14 Mar Investment Markets Update – Silicon Valley
14th March 2023
Silicon Valley Bank
Who are Silicon Valley Bank?
Silicon Valley Bank (SVB) was the 16th largest bank in the United States. It was based in California and specialised in taking deposits from, and lending to, technology based companies. Although it has been in existence since the 1980’s, SVB grew particularly quickly during the Covid pandemic, as technology services boomed.
Why did SVB go bust?
I’m afraid this was down to our old friend, Bonds, and his close relative, Inflation, again.
As business boomed for SVB, they received significant sums of customer money to hold on deposit. But instead of holding this cash in the money markets, they chose to invest a significant amount of the cash in long-dated US Government Bonds. Government Bonds are generally low risk, particularly when the government is of a developed nation such as the US. However, there is a significant difference between low risk and no risk. Furthermore, long-dated Bonds (i.e., those that mature many years from now) are generally more volatile that short-duration Bonds (because there is more time for things to go wrong).
All was well until 2022 when inflation began to cut into the US economy and the Federal Reserve reacted by ratcheting up interest rates rapidly and heavily. The effect of this was that newly issued Government Bonds were then paying a much higher rate of interest than the Bonds that were already owned by SVB. This meant that the value of their Bonds – should they choose to sell them on the open market – would be less than they had paid for them.
Had SVB held the bonds for the next 10 or 20 years or more, until they matured, then they would indeed have received their capital back from the US government. However, technology companies have been particularly affected by the inflationary economy and the economic downturn, and many of the bank’s customers started requesting their deposits back.
SVB didn’t have enough cash to hand so they had to sell some of the Bonds at significant losses. This crystallisation of their paper losses caused SVB a big problem and they tried to tap up some of their investors and Venture Capital funds, by way of a share’s Rights Issue, in order to plug their capital shortfall. Unfortunately, their request had the complete opposite reaction to what was hoped for. Instead of receiving a cash injection, their customers panicked, and the Venture Capital funds told their clients to withdraw their money immediately and so a classic run on the bank situation developed. With everybody queuing up for their money back, and insufficient funds available to repay them all, SVB was bust.
What has this got to do with the UK?
SVB had a UK banking arm, based in London. Like its parent company, it specialised in taking deposits from, and lending to, technology companies. So far as I know, the UK arm had not been placing client deposits into long term Government Bonds, but nevertheless, they were doomed to suffer the same fate as their parent company, as investors here heard the news from the United States and rushed to request their money back. On Friday evening SVB UK was closed down by the UK authorities.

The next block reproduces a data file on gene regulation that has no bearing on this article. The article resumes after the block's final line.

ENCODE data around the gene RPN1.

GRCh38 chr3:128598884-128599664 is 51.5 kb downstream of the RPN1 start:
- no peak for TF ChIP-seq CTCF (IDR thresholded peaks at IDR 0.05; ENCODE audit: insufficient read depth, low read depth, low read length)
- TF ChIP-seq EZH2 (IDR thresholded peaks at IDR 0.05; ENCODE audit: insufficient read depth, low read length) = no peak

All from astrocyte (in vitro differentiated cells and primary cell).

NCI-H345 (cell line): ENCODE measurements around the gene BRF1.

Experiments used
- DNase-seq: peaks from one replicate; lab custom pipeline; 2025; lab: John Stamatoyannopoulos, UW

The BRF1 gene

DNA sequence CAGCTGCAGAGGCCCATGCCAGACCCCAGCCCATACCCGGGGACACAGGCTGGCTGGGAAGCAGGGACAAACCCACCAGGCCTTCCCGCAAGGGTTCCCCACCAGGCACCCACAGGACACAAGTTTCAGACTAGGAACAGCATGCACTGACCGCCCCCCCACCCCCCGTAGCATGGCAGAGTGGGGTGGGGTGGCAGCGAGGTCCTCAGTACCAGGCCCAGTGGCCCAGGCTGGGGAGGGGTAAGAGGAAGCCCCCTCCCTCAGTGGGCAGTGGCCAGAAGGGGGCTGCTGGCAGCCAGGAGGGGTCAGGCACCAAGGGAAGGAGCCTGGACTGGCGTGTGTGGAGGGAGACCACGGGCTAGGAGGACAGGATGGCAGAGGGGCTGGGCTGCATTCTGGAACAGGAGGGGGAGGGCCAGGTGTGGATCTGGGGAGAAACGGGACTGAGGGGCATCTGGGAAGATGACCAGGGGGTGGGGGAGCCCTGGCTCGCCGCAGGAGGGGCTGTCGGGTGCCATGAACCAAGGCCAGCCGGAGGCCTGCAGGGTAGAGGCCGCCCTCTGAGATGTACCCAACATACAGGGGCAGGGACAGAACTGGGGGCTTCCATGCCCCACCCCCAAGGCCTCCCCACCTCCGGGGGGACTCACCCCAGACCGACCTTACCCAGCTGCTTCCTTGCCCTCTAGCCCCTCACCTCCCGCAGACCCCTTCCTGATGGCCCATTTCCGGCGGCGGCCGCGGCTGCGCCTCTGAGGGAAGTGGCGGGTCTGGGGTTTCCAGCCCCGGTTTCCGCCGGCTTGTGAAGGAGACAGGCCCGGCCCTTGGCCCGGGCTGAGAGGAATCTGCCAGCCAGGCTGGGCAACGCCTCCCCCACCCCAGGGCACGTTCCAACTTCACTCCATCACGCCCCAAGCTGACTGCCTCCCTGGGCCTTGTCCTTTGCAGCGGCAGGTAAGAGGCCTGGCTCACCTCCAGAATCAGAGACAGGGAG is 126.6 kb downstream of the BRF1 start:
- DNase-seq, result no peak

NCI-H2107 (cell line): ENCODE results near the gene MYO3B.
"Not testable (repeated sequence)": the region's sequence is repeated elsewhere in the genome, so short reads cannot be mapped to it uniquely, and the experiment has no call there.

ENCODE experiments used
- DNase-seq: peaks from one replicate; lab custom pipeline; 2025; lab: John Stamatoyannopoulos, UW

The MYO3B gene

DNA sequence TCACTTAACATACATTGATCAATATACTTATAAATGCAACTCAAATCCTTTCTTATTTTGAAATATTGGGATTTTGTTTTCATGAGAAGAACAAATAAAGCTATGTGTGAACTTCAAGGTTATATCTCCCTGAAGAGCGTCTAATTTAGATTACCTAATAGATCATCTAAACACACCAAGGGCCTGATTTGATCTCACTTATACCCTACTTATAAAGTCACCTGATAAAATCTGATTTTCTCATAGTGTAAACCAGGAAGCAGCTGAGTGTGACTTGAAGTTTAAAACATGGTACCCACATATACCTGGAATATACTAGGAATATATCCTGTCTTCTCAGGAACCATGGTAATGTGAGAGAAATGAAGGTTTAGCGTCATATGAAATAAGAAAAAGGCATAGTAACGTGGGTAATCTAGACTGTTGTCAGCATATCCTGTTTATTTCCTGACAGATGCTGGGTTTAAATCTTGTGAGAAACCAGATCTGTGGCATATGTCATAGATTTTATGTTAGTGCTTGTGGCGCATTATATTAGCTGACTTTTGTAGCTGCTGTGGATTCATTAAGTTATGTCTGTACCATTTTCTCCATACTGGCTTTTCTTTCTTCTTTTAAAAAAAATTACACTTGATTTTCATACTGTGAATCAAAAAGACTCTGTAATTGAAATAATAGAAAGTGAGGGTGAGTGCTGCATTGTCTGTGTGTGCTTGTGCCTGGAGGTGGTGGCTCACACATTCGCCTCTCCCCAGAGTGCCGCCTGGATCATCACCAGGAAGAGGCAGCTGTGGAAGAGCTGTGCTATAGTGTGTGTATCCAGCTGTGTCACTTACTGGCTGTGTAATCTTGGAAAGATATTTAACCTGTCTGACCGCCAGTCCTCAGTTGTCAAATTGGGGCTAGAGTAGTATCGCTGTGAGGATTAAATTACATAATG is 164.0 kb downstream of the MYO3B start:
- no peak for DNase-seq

Although SVB UK is a small bank within this country, it was a significant for our technology industry. Many hundreds of small tech companies – some of which hopefully will become successful and big companies in the future – faced ruin. Overnight, it appeared that they would no longer be able to access their own cash. Bills and wages etc. would remain unpaid and these early stage technology companies would be lost forever. The UK authorities and Government worked extremely hard over the weekend and were able to facilitate a sale of SVB UK to HSBC bank. This was a neat and swift solution meaning that from Monday morning, SVB UK customers were able to continue with their financial transactions without interruption. The markets rather liked the deal from an HSBC perspective and it could well turn out that they end up a winner from this debacle.
So, what are the other ramifications?
It is still very early days in this “fast moving situation” as they say. It is not yet possible to draw an analysis of what the long-term effects might be. However, a couple of things are already appearing to shine through. Banking stock generally throughout the developed world has been sold off in the last few days, in particular regional banks in the United States similar to those of SVB. It cannot be ruled out at all that other such banks in the US might suffer the same fate as they did. Rather extraordinarily, the US Government has effectively announced a complete unlimited insurance of deposits lost by customers. Not only could this be rather expensive, but it also brings the risk of moral hazard. Why would people worry that their banks are taking risks if they know that they will gain if the banks bets win and they will be compensated in full if their banks bets lose?